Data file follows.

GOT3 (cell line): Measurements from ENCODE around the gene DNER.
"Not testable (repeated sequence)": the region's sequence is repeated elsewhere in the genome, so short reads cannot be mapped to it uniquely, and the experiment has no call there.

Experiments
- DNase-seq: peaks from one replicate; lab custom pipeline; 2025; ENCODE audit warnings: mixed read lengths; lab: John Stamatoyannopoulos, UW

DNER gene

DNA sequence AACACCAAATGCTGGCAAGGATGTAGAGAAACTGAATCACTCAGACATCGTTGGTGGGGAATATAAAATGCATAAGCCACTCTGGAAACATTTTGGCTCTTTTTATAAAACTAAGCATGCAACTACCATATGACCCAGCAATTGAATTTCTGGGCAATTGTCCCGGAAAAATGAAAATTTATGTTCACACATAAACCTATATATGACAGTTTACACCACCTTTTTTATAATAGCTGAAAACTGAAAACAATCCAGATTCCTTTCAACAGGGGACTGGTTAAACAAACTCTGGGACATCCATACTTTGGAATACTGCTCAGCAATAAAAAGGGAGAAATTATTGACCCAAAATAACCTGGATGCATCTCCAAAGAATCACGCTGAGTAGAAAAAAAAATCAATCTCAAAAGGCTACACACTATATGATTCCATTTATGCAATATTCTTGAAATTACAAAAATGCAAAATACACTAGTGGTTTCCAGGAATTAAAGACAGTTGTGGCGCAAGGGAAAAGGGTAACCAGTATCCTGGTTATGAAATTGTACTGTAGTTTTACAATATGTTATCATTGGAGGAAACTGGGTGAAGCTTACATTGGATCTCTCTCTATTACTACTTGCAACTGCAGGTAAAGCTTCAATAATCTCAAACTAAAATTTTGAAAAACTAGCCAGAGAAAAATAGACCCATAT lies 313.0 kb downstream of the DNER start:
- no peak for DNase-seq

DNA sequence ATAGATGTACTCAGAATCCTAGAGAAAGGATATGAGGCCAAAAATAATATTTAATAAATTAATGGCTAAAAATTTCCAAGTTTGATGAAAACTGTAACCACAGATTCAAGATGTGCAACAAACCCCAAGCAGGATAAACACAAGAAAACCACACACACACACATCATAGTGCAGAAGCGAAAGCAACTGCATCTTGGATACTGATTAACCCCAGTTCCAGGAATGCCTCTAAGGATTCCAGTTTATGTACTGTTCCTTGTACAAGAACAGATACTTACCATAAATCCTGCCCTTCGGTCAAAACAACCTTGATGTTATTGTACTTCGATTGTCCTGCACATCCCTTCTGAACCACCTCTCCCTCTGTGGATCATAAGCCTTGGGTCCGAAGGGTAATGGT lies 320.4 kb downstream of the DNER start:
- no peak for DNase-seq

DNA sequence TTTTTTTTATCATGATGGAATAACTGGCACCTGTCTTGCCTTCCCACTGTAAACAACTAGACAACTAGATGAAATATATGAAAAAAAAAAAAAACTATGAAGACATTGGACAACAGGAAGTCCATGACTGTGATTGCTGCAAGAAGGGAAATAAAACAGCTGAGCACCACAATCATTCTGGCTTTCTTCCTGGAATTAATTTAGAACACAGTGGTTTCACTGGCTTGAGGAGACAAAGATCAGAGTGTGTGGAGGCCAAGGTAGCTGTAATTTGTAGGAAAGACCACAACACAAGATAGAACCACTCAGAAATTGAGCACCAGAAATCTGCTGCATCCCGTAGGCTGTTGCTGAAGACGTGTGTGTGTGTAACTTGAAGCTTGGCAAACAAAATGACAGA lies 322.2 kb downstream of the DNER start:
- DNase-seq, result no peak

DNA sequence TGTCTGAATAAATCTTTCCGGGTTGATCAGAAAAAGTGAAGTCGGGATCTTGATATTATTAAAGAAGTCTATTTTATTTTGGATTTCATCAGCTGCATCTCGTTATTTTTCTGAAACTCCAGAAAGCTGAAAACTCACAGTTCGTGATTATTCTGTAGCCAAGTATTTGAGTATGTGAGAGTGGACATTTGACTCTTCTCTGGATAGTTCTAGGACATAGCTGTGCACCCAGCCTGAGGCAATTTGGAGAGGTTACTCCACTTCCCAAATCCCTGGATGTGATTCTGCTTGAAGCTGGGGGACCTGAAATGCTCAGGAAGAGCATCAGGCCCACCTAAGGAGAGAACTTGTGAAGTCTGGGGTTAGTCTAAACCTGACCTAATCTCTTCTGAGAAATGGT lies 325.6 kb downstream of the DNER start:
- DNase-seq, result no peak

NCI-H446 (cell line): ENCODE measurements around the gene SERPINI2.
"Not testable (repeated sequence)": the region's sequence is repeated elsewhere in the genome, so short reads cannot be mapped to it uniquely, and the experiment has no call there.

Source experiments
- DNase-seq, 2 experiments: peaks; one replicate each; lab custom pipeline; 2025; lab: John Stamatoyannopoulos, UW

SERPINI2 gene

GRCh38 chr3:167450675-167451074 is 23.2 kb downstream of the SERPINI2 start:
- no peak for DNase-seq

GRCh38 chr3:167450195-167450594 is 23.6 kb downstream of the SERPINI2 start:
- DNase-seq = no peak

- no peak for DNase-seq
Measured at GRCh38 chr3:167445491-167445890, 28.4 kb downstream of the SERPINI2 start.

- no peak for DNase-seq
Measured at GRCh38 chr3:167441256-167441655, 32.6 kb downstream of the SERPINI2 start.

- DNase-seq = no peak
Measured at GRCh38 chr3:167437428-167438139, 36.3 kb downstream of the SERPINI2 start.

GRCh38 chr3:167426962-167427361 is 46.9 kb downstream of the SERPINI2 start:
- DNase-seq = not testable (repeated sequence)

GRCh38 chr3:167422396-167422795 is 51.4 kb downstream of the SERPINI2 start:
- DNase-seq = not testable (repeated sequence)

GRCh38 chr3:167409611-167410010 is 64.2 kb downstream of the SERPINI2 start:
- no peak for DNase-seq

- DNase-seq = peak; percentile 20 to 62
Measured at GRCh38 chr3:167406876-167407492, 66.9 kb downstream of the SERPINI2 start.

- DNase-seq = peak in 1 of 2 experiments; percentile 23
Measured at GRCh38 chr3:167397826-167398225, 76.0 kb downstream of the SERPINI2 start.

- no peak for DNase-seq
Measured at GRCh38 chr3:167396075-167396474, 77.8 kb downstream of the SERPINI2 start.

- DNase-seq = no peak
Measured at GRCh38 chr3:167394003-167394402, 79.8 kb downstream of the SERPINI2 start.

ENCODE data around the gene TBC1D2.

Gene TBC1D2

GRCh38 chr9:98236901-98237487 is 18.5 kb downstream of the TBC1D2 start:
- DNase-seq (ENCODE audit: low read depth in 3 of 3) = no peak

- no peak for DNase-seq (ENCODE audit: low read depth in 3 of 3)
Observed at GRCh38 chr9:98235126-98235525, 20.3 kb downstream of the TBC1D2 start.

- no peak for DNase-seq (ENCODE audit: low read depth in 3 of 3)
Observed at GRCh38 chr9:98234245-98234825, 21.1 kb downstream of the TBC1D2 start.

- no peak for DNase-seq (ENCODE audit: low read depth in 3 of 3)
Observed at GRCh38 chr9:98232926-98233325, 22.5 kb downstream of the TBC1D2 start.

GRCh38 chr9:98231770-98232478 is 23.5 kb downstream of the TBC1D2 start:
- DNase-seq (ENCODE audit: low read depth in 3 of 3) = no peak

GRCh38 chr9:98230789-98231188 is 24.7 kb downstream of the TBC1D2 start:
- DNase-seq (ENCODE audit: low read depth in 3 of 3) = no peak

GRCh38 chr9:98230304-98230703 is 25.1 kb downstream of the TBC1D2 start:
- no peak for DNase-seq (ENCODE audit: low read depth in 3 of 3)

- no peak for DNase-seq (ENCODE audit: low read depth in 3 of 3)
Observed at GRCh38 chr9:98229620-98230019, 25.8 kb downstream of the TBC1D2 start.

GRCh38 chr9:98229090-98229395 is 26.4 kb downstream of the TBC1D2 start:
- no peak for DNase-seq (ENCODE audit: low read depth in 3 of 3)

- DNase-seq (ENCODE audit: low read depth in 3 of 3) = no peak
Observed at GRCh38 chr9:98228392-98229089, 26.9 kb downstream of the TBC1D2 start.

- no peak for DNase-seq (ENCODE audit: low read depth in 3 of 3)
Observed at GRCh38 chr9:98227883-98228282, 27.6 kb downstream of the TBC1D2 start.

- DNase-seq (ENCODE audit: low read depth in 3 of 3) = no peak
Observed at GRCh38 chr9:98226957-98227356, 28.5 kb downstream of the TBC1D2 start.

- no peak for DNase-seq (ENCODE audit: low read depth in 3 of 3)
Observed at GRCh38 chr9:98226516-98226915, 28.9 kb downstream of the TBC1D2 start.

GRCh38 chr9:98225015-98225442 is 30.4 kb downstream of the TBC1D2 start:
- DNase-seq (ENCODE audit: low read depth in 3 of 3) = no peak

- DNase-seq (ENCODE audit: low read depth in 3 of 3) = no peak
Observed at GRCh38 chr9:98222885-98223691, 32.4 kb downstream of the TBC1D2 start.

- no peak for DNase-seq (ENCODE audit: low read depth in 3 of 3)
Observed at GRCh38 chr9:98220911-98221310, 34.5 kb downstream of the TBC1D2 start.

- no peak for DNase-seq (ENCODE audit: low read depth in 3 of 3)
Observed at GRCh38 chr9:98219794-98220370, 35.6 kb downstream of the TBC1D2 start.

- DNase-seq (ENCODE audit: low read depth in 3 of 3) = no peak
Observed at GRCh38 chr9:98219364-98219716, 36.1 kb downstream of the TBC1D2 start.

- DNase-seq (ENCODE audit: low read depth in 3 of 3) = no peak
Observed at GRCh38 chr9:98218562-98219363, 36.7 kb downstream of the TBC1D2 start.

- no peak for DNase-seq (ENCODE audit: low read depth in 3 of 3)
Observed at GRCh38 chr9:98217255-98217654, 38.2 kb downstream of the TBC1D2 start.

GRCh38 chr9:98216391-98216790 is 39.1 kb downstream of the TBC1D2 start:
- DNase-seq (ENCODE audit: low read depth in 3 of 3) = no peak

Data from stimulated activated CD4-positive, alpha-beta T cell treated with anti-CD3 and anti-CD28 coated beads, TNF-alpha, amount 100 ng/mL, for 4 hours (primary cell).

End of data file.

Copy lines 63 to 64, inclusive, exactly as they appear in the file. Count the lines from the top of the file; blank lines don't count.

- DNase-seq (ENCODE audit: low read depth in 3 of 3) = no peak
Observed at GRCh38 chr9:98228392-98229089, 26.9 kb downstream of the TBC1D2 start.